<
>

How good was Australia's Pune victory?

Steve O'Keefe's heroics held the limelight, but was Australia's win in Pune far greater than it appeared? AFP

"How good was that", or simply "how good", is a phrase used in Australia in a moment of excitement, often in sport but also elsewhere in life. Though taking the form of a question, it commonly goes unanswered except with knowing grins, laughs and whoops. Chances are it was said more than a few times in Australia's dressing room on Saturday night.

But as the pitch dust settles from the visitors' 333-run victory over India in Pune, it is worth making an exception and seeking to answer that euphoric question. As far as single Test match results are concerned, this has to rank with the very best performances put on by Australia in India, and indeed anywhere around the world.

A few things must factor into justifications of that claim. There was the degree of difficulty provided by the conditions first of all, so sharply spinning and foreign to every member of Steven Smith's team. Australian teams have overcome fiendishly spinning surfaces before, most recently to foil Sri Lanka at Galle in 2011.

One of the more storied instances of doing so was at Durban in 1950, when Neil Harvey crafted a brilliant 151 to foil Hugh Tayfield and seal the series after the South African offspinner had rolled the Australians for 75 in their first innings. Smith's Australians were never in as deep a hole as that, but at the same time the 1950 South Africans were nowhere near the team India are today.

Next there is the quality of the opposition: an Indian side previously unbeaten for 19 matches at home, having won the past six series in a row. In 1995, Australia's wins in Barbados and Jamaica secured the first series defeat inflicted upon West Indies at home or away since 1980.

Two years later and another white-knuckle fourth-innings chase in South Africa, this time orchestrated by Mark Waugh on a tricked-up Port Elizabeth pitch, made Australia the first team to beat South Africa at home since their readmission to international cricket in 1992. Similarly in 2014, a win over the South Africans in Cape Town ended a five-year unbeaten sequence for the team then led by Graeme Smith. Pune sits comfortably in this company.

Most tantalising and unknown about Saturday's Test win, however, is how much impact it will have on the series and the fortunes of the Australian side beyond India - perhaps the most enduring test of any one given performance. As scene-setters go, Pune felt similarly seismic to Headingley in 1989, when Allan Border's improving but unheralded team hammered England to set up a 4-0 series domination and 16 years' unbroken ownership of the Ashes urn. Australia had last pulled off the feat of regaining the Ashes in England in 1934.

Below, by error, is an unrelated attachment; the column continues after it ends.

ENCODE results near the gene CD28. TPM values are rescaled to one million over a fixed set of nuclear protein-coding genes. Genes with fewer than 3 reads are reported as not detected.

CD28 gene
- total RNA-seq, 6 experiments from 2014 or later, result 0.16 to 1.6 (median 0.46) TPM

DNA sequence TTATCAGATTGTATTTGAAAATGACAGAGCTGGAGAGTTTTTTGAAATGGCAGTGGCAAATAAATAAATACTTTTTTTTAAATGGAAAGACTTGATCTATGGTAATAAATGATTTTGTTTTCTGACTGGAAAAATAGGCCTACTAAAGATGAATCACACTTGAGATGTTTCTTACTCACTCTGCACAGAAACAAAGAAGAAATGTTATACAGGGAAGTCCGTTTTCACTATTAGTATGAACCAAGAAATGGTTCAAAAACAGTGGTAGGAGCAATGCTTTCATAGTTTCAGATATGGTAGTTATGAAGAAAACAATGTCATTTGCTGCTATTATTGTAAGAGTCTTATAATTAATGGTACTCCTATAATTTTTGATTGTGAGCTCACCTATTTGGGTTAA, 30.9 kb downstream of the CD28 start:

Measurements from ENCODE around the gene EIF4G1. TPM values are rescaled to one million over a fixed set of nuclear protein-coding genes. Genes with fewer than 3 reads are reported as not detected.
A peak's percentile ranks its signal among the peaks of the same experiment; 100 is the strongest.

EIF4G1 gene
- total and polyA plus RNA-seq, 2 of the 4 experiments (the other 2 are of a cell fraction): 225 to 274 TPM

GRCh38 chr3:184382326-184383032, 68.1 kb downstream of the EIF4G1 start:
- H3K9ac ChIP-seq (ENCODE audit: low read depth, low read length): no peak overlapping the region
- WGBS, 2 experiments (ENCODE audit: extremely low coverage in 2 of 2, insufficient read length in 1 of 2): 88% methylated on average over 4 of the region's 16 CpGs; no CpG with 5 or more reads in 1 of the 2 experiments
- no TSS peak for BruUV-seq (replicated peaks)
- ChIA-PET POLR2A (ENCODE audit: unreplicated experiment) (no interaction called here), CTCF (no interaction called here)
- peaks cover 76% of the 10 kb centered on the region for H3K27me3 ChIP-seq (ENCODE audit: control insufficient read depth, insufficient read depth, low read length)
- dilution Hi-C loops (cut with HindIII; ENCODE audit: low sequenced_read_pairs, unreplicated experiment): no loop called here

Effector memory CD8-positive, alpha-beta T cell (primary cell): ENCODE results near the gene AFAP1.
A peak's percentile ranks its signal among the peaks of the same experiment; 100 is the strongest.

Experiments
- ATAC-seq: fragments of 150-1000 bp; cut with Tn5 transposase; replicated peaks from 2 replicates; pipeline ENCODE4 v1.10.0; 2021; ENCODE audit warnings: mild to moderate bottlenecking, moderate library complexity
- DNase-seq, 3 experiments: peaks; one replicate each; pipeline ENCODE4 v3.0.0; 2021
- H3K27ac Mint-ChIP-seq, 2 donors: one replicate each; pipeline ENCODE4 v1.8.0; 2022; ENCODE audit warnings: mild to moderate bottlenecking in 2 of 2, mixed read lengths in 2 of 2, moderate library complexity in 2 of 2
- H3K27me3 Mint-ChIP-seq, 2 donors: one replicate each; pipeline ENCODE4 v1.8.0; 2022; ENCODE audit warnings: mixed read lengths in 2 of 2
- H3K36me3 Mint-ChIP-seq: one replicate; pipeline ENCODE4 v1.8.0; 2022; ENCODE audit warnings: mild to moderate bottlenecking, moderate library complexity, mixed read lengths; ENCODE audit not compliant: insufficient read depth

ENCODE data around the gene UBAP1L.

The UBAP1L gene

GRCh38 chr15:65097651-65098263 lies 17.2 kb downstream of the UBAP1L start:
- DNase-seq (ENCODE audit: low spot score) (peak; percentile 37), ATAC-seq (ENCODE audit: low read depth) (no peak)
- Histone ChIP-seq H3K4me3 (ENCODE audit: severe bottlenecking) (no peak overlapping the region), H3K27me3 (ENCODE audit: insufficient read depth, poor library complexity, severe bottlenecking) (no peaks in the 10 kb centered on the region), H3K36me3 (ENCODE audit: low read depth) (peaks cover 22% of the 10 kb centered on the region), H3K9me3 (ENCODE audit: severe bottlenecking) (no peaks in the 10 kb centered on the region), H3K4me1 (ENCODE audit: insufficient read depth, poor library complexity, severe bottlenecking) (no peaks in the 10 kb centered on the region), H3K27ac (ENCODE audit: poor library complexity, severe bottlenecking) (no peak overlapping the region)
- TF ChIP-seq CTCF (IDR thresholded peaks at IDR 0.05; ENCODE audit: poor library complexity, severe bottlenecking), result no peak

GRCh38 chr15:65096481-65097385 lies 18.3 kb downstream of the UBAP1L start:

The aforementioned victory in Barbados in 1995 did much the same for the emergence of Mark Taylor's XI as the world's best side. For his part, the coach Darren Lehmann has mentioned how Steve O'Keefe's rapid destruction of India's batting recalled Mitchell Johnson at Adelaide Oval in 2013, their second win on the way to a 5-0 series scoreline. Michael Clarke's fleet-footed hundred on Test debut in Bangalore in 2004 became the platform for Australia's most recent series win in India.

A few examples exist of Australia being unable to follow-up a rousing early display in a series, thereby lessening the overall impact of the performance. In December 1981 the combination of Kim Hughes and Dennis Lillee pulled together a victory over Clive Lloyd's West Indians at the MCG, but the Caribbean side then responded with a brutal effort at Adelaide Oval to keep their unbeaten streak intact as it was just getting started.

Eleven years later, Shane Warne's breakout performance also took place in Melbourne to put Border's men 1-0 up after two Tests. They seemed capable of winning the series, until Curtly Ambrose crashed through with a pair of indomitable matches in Adelaide and Perth. West Indies squeaked the first of these matches by a solitary run; the second ransacked by an innings well inside three days on a spicy WACA surface.

In India in 2001 a 16th consecutive Test victory for Steve Waugh's team in Mumbai was followed by VVS Laxman, Rahul Dravid and tumult at Eden Gardens. And of course a thumping win over England at Lord's in the first Test of the 2005 Ashes series turned out only to be the opening act of a drama that Michael Vaughan's hosts have dined out on ever since.

So in pondering what lies ahead, Smith, O'Keefe and others in the squad will be hopeful that Pune 2017 comes to be recalled alongside Headingley 1989, Barbados 1995 and Bangalore 2004. As such it would be remembered far more fondly, and often, than Melbourne 1981 or 1992, Mumbai 2001 or Lord's 2005.

How good was that, then? We'll know exactly how good at series' end.